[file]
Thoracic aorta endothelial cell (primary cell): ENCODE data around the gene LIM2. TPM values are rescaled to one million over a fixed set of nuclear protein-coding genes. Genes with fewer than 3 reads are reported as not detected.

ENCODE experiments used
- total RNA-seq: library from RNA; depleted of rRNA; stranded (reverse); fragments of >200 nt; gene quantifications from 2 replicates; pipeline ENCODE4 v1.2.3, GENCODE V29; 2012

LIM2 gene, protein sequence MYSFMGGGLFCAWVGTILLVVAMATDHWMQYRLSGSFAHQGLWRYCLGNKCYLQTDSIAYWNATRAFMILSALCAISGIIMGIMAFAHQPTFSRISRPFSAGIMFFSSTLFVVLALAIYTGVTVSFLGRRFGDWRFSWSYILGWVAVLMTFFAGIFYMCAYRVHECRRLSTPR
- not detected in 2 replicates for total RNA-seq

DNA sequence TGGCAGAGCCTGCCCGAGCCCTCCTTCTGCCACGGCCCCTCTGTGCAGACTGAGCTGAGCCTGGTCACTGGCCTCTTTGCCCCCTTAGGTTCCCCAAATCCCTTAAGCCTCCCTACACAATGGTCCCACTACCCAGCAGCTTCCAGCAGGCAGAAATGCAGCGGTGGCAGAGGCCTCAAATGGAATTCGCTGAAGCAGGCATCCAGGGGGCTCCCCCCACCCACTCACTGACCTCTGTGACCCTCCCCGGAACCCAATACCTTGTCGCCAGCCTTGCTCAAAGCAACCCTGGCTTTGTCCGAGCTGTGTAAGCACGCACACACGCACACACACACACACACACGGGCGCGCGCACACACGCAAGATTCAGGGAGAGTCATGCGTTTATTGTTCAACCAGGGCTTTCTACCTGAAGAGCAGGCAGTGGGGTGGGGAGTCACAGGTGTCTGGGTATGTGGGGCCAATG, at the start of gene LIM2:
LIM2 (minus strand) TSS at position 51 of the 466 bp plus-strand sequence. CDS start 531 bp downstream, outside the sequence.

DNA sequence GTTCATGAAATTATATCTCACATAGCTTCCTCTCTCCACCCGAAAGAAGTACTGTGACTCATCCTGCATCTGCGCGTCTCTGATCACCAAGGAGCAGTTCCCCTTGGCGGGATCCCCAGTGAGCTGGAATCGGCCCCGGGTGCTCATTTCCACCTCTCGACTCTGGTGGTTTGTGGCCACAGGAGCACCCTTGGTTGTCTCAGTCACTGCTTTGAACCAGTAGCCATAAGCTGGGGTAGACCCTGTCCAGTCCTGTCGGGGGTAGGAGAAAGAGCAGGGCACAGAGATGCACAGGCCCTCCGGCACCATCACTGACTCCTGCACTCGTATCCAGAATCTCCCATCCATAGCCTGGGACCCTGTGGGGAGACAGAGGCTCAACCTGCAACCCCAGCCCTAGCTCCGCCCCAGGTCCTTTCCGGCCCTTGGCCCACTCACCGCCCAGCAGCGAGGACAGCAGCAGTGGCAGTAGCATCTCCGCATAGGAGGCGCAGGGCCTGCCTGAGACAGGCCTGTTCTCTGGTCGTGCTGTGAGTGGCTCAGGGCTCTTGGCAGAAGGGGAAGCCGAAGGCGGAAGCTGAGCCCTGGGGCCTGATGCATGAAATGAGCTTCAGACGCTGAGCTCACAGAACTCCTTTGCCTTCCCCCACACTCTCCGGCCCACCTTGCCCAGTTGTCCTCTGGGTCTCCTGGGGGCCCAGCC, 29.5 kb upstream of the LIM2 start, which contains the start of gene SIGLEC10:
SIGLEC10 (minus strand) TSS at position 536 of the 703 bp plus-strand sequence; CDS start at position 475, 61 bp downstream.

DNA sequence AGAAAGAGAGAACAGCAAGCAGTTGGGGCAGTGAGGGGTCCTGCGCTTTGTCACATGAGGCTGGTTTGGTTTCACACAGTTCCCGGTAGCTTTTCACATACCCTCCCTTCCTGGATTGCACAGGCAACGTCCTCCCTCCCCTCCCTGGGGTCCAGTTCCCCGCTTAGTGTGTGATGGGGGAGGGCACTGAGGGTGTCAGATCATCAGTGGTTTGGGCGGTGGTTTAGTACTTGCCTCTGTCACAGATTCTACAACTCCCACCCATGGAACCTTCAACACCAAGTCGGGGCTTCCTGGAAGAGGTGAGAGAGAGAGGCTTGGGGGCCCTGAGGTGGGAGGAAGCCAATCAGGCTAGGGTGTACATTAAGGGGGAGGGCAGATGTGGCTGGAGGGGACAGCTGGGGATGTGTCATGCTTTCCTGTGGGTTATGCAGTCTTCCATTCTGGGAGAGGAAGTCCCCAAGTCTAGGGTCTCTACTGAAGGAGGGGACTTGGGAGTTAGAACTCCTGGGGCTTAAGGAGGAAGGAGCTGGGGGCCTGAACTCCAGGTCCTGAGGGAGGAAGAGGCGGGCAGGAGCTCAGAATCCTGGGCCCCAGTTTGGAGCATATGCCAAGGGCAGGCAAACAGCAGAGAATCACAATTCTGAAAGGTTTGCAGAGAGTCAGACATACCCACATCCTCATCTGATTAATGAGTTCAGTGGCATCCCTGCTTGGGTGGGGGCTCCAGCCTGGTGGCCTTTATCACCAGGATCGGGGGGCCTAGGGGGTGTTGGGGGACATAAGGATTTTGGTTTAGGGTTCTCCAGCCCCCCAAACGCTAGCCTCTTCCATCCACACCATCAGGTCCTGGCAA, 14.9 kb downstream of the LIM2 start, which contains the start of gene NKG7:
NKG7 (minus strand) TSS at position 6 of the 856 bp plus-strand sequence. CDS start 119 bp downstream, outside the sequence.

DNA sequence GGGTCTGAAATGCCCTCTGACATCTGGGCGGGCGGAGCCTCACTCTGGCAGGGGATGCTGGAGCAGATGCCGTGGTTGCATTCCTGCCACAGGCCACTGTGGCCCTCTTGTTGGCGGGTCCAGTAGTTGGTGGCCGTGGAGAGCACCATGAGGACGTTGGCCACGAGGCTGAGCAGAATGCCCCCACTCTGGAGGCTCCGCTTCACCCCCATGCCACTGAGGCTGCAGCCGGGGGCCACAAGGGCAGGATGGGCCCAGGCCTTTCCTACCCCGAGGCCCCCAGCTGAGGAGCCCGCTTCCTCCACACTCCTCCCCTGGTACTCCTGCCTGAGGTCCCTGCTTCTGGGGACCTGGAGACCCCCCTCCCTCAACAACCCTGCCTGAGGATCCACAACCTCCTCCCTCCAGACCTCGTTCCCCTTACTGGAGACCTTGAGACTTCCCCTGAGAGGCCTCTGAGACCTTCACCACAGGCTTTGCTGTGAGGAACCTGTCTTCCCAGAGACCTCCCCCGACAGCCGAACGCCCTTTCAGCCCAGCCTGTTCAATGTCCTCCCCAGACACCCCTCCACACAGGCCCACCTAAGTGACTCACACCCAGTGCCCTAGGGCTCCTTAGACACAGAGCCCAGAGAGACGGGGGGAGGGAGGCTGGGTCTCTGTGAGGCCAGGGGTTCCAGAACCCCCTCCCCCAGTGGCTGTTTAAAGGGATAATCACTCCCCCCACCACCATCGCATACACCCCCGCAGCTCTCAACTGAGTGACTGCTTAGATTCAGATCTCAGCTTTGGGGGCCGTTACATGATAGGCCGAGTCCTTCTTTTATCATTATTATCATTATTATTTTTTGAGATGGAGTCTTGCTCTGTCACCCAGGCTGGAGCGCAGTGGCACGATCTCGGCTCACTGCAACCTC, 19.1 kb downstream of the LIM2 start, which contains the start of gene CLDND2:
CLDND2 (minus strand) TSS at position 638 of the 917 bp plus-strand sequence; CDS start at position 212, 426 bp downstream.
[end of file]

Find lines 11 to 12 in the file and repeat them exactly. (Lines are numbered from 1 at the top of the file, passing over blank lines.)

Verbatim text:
NKG7 (minus strand) TSS at position 6 of the 856 bp plus-strand sequence. CDS start 119 bp downstream, outside the sequence.

DNA sequence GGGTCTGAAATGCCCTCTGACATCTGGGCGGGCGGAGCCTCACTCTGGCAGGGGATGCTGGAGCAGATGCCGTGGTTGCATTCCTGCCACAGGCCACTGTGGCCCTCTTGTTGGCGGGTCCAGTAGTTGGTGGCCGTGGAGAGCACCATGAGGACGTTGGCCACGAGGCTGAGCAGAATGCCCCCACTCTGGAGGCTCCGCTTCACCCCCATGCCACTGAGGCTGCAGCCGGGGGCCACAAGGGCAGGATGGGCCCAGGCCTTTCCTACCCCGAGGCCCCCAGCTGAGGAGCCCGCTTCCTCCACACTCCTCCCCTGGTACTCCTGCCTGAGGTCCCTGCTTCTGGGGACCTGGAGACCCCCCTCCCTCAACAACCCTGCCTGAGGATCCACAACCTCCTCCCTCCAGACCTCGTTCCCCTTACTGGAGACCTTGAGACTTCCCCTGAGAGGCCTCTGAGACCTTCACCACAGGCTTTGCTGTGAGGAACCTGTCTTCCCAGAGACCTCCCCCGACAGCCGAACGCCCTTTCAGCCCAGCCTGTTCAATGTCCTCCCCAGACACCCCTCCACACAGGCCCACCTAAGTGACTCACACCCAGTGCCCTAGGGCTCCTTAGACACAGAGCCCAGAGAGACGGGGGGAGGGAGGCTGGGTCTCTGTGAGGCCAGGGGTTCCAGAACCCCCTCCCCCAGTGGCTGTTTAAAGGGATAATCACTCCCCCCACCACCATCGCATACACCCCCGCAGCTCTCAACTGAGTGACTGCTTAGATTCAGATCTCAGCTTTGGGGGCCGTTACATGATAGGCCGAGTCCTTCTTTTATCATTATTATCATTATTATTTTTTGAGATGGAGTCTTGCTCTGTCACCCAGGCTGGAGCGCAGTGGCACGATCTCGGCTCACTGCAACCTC, 19.1 kb downstream of the LIM2 start, which contains the start of gene CLDND2: